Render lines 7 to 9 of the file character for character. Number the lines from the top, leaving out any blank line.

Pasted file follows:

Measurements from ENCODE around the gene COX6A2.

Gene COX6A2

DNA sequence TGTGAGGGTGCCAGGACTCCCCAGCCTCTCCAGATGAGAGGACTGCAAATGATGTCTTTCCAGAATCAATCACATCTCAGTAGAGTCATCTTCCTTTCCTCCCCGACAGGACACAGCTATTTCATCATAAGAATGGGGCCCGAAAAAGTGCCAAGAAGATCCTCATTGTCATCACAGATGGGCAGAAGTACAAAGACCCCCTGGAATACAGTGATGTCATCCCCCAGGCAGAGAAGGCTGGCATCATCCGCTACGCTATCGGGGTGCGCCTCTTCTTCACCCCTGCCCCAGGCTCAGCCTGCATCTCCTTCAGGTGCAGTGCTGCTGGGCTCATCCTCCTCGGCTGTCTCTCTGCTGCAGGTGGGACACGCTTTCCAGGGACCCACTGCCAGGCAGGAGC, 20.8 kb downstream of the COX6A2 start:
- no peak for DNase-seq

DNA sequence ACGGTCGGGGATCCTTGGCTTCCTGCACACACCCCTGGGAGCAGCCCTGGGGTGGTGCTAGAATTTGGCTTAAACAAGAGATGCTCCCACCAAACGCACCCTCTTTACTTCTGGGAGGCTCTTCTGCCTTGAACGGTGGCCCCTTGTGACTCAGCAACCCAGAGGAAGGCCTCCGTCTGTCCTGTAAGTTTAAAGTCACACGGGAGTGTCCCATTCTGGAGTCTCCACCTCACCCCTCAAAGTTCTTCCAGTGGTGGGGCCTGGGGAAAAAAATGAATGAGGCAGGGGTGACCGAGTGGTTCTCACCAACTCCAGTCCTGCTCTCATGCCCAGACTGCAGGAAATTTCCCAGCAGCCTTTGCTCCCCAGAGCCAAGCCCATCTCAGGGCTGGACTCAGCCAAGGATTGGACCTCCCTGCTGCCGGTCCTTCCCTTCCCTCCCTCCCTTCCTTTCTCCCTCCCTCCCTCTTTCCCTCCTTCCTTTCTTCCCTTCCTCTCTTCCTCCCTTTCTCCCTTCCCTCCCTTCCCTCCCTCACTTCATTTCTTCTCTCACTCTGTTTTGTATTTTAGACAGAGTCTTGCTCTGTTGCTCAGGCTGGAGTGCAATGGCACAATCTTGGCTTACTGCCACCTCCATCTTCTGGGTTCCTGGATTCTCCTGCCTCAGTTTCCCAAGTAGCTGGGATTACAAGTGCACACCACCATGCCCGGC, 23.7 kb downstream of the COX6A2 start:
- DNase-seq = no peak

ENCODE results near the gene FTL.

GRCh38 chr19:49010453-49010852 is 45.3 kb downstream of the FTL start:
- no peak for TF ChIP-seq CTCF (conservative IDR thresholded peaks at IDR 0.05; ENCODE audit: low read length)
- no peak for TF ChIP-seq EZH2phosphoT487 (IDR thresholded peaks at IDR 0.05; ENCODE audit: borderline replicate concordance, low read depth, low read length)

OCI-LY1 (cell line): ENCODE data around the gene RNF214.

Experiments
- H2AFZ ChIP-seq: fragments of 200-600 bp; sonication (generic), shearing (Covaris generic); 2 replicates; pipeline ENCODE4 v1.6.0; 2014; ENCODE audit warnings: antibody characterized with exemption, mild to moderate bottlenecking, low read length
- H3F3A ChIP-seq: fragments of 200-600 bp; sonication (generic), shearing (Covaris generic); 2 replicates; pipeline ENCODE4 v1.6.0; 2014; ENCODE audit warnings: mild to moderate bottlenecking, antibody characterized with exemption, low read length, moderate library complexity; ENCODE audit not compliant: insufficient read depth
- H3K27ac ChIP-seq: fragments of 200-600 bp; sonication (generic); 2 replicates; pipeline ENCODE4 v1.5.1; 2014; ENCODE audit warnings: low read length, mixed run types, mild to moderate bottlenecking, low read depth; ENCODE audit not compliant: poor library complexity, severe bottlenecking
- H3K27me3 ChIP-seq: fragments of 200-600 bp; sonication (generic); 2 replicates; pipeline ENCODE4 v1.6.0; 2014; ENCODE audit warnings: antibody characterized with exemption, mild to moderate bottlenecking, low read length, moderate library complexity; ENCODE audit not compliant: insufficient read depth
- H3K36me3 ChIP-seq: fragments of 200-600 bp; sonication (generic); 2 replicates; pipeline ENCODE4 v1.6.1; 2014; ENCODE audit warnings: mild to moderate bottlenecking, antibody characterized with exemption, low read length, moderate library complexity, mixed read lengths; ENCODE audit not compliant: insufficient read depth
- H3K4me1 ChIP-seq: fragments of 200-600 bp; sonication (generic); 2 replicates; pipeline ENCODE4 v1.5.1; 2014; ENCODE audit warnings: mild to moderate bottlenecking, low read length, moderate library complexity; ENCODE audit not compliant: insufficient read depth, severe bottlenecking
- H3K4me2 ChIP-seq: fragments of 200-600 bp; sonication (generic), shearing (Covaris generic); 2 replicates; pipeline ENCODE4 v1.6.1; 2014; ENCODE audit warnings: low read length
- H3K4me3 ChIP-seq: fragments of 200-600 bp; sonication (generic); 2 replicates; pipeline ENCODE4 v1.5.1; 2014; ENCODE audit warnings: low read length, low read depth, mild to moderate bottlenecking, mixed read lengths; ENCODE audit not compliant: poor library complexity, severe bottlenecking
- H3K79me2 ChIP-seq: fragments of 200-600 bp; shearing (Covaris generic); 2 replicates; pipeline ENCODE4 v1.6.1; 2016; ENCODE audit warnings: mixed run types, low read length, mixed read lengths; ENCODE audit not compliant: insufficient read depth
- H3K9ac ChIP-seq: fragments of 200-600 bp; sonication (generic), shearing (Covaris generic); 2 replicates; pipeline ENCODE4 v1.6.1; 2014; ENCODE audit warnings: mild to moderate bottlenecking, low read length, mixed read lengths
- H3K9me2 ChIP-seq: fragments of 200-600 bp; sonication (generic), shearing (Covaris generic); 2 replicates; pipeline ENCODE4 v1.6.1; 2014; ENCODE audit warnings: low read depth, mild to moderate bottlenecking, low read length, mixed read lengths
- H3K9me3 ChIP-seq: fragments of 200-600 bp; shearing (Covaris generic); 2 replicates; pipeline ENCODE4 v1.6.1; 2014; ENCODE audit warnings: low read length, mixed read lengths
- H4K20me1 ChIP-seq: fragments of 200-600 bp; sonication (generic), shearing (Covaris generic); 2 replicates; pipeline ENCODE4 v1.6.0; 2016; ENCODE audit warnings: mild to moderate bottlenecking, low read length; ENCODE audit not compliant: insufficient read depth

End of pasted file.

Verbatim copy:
ENCODE results near the gene FTL.

GRCh38 chr19:49010453-49010852 is 45.3 kb downstream of the FTL start:
- no peak for TF ChIP-seq CTCF (conservative IDR thresholded peaks at IDR 0.05; ENCODE audit: low read length)